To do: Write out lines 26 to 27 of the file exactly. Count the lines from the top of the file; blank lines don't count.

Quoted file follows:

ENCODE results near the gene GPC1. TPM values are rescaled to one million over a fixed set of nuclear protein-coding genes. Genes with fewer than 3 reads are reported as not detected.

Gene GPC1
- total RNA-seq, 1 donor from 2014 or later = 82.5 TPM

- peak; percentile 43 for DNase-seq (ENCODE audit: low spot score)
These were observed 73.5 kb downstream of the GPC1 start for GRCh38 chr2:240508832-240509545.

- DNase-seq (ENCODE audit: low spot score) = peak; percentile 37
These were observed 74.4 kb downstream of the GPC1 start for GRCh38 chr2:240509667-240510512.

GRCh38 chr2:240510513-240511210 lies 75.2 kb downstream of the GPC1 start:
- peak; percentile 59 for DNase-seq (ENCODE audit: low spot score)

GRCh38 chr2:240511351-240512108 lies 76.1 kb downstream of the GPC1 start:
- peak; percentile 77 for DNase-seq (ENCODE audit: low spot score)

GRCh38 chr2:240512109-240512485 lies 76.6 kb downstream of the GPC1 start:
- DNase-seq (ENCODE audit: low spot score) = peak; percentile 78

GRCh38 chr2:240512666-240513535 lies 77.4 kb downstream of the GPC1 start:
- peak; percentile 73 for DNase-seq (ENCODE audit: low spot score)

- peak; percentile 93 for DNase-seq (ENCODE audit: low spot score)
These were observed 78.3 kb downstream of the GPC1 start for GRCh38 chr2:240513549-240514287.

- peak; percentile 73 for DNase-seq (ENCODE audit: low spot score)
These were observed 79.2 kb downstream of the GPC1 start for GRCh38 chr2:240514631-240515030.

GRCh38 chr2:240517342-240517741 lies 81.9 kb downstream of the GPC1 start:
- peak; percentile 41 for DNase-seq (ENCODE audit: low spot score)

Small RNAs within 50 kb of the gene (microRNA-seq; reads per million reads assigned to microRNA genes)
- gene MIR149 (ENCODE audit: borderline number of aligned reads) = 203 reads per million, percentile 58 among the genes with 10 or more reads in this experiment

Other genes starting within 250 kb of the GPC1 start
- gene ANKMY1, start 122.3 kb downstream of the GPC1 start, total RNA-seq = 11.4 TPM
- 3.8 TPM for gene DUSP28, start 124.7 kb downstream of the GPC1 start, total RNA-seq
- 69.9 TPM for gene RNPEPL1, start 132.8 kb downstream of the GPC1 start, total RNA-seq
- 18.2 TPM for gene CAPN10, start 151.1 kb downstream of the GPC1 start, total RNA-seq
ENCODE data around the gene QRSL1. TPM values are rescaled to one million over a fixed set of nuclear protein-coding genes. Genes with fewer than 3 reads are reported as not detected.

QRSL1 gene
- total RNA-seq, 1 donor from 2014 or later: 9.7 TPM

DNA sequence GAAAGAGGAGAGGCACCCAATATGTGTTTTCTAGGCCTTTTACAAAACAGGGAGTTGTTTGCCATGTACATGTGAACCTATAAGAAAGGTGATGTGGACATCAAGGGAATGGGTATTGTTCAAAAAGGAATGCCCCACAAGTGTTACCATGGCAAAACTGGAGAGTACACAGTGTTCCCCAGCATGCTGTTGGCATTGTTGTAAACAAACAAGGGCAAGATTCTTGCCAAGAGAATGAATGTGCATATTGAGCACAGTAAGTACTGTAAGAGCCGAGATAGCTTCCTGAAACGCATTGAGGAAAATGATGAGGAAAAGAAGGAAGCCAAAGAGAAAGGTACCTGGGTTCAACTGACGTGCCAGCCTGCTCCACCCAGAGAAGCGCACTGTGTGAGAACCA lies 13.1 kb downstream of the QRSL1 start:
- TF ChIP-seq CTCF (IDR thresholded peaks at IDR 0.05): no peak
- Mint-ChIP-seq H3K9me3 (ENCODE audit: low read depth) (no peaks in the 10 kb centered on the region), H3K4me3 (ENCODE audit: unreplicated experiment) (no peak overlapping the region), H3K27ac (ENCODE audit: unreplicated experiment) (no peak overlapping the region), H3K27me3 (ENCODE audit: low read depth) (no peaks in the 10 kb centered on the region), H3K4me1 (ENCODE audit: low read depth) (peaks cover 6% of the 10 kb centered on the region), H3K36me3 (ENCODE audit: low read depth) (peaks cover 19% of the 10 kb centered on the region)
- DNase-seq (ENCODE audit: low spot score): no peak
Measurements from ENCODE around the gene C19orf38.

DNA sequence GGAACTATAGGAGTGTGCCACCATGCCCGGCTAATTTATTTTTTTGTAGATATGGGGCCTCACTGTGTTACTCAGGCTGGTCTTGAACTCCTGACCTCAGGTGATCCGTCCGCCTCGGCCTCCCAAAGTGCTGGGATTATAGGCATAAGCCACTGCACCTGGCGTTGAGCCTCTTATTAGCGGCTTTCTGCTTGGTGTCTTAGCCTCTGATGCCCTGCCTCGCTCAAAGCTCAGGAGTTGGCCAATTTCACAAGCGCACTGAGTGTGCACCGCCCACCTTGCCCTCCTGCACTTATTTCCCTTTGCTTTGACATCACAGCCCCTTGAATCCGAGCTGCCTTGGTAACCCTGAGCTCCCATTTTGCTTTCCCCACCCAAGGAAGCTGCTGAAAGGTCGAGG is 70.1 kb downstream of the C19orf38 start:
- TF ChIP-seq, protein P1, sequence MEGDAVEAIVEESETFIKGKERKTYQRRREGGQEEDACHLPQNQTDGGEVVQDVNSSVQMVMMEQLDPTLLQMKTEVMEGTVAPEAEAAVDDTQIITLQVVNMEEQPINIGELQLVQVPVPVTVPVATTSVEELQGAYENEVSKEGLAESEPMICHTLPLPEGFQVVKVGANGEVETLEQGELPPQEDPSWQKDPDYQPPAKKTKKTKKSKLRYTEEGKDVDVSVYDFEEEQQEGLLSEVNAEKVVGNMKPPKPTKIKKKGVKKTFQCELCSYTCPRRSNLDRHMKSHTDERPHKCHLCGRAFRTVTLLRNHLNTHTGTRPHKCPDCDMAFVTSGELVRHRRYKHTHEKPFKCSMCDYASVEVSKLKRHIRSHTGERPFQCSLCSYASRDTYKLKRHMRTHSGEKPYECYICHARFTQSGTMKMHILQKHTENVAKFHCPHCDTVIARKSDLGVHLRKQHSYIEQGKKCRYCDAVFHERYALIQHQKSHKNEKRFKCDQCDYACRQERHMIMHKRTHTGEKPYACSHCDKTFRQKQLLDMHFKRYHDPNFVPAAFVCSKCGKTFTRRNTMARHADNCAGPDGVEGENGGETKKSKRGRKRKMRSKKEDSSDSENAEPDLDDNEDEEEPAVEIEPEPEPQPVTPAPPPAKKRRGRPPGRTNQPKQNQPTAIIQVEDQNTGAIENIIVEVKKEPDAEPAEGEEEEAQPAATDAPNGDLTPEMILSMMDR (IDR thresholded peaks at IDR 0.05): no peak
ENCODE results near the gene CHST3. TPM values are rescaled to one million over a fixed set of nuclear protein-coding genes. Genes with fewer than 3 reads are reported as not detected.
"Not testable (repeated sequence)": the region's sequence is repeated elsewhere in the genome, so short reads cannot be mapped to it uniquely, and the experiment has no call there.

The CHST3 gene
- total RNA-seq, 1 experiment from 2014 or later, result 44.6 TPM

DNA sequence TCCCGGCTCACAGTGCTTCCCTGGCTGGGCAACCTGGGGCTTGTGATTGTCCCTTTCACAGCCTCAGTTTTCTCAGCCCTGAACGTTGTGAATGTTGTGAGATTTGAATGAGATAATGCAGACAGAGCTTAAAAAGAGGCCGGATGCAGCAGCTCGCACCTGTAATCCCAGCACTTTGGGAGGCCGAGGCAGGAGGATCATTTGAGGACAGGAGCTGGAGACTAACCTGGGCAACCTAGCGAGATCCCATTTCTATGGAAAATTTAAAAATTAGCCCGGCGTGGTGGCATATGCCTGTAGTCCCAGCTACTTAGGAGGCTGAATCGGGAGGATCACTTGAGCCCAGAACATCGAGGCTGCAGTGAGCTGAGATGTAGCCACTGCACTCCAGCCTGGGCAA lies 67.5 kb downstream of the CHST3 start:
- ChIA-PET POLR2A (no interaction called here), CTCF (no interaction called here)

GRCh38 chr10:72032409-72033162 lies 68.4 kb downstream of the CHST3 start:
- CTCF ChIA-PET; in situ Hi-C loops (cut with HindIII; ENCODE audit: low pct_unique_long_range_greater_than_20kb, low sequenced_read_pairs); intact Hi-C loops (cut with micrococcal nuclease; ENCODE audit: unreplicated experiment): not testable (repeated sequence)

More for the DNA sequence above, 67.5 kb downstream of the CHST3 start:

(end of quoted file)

- 3.8 TPM for gene DUSP28, start 124.7 kb downstream of the GPC1 start, total RNA-seq
- 69.9 TPM for gene RNPEPL1, start 132.8 kb downstream of the GPC1 start, total RNA-seq